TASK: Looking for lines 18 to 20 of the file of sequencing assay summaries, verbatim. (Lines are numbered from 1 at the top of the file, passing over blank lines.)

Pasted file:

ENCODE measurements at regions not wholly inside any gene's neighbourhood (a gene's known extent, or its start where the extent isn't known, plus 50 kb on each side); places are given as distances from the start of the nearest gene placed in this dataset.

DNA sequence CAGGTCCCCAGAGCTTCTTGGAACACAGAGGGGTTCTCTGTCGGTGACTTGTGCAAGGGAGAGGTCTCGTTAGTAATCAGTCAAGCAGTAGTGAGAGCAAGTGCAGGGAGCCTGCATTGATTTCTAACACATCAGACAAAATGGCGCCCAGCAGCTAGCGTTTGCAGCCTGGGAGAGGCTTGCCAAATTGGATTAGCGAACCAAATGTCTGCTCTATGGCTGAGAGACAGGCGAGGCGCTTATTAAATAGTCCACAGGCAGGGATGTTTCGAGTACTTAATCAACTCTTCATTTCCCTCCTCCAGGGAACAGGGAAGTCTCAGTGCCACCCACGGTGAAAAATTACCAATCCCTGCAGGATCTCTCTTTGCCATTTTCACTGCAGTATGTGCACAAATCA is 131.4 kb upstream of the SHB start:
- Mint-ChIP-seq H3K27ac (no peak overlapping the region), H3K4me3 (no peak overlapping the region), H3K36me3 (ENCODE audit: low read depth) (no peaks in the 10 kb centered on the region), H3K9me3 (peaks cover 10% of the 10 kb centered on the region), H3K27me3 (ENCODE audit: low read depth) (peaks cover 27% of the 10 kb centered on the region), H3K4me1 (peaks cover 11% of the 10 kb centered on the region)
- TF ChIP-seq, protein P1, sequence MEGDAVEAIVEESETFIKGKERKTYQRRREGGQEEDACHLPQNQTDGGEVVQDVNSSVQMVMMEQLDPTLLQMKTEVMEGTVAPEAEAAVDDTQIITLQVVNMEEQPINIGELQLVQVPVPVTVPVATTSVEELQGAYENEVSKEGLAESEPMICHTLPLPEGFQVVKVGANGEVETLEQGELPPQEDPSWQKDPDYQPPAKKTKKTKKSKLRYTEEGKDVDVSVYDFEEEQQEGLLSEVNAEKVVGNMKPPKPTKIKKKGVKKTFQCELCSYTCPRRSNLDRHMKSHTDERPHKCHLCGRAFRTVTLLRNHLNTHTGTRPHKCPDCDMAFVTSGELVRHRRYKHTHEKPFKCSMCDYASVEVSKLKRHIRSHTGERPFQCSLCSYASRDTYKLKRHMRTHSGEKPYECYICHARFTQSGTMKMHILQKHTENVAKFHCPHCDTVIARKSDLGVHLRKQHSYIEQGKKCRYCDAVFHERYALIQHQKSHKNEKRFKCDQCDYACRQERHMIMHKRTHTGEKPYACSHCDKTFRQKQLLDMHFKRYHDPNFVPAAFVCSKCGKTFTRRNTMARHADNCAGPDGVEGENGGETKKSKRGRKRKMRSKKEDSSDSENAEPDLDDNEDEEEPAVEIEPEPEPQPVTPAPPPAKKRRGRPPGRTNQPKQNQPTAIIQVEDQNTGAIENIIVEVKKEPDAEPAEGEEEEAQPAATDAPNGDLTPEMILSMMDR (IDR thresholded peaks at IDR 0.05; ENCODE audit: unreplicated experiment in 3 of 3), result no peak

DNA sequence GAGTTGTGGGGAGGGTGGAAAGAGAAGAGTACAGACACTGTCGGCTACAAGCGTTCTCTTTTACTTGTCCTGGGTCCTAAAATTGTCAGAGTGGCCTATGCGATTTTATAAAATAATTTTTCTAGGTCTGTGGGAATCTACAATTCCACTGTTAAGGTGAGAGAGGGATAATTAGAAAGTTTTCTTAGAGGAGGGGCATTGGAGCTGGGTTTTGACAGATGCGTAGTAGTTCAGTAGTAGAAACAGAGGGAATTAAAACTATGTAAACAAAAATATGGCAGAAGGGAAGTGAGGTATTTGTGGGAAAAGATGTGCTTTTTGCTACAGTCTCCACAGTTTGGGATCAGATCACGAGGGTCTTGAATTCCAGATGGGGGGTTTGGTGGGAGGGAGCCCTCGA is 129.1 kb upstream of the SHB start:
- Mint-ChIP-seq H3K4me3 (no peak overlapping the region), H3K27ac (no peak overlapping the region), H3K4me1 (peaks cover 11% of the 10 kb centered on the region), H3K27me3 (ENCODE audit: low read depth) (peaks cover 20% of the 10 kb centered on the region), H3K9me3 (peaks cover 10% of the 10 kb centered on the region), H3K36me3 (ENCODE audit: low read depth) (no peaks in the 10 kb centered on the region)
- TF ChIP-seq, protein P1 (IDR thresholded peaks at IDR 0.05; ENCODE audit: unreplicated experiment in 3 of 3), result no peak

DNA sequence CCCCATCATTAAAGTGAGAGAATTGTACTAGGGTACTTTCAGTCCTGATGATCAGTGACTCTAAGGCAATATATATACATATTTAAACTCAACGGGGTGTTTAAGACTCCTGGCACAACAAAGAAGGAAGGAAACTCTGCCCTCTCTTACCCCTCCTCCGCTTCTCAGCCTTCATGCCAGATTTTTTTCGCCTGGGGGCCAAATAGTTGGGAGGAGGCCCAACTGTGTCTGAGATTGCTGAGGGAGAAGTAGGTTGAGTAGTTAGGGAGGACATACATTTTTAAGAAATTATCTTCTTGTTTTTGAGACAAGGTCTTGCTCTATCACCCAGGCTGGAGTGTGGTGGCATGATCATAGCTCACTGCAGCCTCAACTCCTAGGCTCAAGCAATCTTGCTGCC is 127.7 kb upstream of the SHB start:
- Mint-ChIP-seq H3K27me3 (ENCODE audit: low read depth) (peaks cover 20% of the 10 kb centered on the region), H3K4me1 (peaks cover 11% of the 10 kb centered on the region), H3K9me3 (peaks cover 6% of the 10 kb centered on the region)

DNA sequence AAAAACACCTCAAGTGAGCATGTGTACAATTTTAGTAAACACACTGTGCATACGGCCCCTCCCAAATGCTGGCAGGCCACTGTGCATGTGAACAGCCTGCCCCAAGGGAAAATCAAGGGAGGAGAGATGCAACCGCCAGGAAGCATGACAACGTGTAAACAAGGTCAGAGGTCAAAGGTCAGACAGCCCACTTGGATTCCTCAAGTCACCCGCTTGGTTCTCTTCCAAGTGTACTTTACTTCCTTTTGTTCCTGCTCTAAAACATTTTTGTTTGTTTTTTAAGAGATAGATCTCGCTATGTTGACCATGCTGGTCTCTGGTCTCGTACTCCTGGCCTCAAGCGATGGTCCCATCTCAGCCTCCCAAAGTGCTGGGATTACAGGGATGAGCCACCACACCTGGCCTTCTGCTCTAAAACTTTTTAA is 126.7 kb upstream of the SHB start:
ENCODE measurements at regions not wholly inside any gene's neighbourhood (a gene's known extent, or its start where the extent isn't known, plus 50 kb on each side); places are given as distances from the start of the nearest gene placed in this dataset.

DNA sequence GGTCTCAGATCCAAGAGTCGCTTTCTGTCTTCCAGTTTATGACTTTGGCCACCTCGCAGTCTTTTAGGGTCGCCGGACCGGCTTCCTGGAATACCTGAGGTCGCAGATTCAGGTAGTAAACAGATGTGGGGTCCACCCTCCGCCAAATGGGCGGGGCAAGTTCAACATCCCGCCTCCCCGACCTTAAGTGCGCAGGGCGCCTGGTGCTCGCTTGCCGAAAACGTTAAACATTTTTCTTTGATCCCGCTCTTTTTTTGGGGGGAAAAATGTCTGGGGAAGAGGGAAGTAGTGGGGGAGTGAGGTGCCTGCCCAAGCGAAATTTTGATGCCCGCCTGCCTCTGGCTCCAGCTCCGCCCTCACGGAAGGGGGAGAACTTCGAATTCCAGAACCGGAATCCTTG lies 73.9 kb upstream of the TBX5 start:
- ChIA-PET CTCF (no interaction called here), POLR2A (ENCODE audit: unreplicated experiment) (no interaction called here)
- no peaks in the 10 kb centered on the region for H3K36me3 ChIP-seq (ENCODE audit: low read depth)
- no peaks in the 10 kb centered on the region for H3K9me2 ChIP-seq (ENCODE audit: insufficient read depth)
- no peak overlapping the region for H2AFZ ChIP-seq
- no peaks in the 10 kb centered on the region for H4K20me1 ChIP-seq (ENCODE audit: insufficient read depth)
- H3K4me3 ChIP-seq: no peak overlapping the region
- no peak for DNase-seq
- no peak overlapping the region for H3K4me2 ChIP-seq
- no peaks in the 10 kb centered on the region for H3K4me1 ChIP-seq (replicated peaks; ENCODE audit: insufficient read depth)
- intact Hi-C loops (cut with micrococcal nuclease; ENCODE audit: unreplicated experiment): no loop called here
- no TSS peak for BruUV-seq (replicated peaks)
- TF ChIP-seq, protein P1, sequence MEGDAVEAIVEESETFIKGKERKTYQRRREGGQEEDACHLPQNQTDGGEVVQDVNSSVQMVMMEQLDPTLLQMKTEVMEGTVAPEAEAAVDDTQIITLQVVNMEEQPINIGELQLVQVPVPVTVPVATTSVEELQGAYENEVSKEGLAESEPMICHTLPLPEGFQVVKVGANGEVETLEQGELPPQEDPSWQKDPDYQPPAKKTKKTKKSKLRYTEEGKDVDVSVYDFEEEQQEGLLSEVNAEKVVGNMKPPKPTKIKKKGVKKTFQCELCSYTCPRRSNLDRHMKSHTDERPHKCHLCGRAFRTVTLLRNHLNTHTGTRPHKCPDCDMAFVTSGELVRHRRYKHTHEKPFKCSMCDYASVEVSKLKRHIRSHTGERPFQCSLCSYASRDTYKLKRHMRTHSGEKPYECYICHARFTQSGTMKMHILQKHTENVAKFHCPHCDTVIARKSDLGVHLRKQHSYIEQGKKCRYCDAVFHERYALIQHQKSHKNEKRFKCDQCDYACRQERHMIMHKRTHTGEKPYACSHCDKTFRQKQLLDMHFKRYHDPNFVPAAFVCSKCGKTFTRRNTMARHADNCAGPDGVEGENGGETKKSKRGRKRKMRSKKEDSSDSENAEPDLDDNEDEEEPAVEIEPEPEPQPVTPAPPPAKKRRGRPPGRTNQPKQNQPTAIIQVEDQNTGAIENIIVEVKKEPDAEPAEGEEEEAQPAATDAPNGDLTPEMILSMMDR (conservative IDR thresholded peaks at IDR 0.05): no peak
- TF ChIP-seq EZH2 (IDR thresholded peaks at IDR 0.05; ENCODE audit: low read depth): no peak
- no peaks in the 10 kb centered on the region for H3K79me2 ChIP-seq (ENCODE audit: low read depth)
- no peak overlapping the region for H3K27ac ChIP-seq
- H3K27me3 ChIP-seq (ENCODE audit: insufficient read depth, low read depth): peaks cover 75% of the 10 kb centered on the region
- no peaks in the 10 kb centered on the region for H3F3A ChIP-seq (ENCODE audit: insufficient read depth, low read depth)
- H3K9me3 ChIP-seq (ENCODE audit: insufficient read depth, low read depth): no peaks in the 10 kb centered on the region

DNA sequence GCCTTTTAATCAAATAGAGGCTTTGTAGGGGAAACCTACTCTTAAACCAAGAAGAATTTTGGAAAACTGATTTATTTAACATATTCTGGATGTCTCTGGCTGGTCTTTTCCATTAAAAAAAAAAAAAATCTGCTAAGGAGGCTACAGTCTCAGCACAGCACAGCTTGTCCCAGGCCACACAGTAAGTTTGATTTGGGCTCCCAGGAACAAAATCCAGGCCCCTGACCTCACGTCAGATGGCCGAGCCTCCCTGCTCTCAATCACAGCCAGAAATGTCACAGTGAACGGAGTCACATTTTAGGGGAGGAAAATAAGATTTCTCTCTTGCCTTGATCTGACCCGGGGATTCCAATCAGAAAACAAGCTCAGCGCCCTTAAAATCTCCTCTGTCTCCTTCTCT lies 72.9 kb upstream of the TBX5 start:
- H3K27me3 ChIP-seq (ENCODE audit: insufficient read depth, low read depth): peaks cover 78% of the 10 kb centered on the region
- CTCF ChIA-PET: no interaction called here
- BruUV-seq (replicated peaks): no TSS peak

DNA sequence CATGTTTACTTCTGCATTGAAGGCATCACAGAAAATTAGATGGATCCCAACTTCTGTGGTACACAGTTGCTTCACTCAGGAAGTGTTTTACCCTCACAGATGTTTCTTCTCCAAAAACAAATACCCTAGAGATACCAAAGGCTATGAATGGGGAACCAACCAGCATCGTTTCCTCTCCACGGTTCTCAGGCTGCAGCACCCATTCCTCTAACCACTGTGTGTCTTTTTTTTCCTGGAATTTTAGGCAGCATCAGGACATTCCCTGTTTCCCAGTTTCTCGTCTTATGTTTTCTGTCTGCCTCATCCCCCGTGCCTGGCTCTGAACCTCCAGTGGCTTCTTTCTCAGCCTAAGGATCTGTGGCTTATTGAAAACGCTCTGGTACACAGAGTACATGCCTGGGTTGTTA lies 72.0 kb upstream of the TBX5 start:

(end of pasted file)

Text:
- H3K4me3 ChIP-seq: no peak overlapping the region
- no peak for DNase-seq
- no peak overlapping the region for H3K4me2 ChIP-seq